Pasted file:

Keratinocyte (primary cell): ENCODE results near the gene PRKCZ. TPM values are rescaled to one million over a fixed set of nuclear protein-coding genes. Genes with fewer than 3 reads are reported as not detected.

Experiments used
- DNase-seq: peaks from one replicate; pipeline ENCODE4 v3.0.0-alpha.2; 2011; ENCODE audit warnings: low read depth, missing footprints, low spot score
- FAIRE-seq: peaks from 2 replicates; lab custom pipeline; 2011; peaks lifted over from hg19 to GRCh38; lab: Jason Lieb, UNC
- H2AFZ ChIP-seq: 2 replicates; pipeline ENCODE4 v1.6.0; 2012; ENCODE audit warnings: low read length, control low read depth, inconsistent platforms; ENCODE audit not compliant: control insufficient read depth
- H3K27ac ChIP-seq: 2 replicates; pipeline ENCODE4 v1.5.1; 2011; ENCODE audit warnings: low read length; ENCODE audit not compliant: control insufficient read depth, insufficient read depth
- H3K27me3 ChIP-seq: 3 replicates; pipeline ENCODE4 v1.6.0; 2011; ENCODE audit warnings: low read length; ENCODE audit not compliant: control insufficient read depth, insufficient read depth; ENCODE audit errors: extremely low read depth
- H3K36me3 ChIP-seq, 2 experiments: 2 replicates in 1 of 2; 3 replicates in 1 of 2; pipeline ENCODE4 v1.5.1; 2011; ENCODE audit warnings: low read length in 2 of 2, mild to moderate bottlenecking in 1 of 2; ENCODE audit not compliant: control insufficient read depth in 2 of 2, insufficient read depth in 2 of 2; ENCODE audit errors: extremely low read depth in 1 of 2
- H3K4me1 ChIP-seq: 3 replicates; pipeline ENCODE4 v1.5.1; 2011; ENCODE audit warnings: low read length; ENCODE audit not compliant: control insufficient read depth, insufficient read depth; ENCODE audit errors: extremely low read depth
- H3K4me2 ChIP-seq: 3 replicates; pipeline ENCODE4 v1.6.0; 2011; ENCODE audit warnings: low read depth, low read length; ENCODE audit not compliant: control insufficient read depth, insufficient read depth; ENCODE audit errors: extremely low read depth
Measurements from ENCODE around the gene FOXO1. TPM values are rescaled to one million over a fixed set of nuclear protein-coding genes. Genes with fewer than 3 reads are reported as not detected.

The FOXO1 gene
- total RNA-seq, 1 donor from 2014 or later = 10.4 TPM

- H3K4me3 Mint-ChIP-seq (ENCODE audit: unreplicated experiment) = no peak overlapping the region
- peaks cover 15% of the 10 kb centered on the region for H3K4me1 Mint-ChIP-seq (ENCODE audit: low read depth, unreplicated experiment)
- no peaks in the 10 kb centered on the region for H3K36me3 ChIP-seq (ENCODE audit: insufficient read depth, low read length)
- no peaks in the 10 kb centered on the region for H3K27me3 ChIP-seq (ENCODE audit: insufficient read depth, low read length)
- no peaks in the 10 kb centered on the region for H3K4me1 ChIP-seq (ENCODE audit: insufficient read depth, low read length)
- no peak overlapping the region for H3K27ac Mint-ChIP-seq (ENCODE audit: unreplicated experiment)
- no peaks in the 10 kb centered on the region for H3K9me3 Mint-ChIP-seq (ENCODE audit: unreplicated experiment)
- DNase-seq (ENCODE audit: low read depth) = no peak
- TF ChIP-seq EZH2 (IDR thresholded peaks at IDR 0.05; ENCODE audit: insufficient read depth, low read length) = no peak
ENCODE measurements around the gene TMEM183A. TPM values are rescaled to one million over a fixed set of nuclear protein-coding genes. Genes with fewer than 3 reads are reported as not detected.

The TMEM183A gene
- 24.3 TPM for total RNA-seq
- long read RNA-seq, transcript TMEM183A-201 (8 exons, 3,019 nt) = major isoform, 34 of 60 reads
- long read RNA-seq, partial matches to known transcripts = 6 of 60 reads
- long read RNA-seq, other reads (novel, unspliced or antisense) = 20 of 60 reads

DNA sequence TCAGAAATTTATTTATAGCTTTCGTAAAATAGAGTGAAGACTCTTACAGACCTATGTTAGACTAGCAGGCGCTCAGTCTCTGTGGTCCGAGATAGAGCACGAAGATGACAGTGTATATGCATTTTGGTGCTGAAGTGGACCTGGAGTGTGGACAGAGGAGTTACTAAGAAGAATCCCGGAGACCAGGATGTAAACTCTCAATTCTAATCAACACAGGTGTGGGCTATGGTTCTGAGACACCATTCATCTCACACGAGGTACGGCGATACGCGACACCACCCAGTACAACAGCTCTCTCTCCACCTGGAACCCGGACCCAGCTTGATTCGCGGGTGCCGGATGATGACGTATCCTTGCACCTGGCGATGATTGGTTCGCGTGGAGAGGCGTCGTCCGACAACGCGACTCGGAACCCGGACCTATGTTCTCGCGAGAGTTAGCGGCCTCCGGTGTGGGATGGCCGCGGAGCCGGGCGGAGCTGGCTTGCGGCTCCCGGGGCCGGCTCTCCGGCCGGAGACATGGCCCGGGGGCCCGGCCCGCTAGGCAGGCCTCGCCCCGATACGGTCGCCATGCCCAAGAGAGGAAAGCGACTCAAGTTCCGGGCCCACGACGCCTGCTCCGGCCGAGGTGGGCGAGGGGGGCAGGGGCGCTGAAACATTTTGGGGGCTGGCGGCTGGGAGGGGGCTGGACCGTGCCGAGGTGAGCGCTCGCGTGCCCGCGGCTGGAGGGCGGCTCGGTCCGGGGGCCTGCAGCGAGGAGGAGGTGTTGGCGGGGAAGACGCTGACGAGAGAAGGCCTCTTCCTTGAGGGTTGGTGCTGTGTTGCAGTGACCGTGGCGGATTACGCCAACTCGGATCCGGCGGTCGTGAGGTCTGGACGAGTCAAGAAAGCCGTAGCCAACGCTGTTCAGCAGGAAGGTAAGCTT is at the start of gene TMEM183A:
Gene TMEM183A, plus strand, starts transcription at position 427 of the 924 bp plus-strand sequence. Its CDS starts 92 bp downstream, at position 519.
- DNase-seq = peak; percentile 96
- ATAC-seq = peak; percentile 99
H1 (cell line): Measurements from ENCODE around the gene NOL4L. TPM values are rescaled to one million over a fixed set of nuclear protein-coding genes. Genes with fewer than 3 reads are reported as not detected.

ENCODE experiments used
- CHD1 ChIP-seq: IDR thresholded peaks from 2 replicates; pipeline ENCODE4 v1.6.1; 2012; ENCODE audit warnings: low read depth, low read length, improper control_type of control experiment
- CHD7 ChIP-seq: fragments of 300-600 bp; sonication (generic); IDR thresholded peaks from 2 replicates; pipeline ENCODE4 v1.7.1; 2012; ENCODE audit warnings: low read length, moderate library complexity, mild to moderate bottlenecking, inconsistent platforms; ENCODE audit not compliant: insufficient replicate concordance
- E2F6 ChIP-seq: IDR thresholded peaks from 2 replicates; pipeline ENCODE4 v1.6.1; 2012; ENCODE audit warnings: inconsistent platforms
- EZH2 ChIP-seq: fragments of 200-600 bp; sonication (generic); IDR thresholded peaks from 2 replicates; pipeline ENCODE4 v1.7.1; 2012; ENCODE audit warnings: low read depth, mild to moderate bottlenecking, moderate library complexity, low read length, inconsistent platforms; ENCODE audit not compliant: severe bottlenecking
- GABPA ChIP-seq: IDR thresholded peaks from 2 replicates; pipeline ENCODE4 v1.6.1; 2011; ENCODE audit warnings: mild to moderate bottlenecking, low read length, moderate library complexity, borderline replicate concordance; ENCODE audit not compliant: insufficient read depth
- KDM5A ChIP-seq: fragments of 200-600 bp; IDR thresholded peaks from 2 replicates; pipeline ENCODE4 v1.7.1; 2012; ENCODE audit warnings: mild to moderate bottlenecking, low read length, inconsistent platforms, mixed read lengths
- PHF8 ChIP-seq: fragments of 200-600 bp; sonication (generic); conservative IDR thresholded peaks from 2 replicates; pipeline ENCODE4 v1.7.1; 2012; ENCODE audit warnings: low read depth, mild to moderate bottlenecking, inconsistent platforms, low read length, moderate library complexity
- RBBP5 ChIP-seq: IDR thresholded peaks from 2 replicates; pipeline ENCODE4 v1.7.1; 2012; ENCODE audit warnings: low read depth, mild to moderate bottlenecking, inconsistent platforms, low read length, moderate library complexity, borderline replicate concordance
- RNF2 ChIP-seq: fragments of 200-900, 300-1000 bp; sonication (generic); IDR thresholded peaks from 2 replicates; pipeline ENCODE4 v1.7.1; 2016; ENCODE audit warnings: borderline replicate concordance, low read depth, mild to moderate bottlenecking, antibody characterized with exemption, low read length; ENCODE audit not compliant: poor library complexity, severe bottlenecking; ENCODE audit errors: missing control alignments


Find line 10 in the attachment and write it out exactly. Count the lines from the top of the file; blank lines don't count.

- H3K4me2 ChIP-seq: 3 replicates; pipeline ENCODE4 v1.6.0; 2011; ENCODE audit warnings: low read depth, low read length; ENCODE audit not compliant: control insufficient read depth, insufficient read depth; ENCODE audit errors: extremely low read depth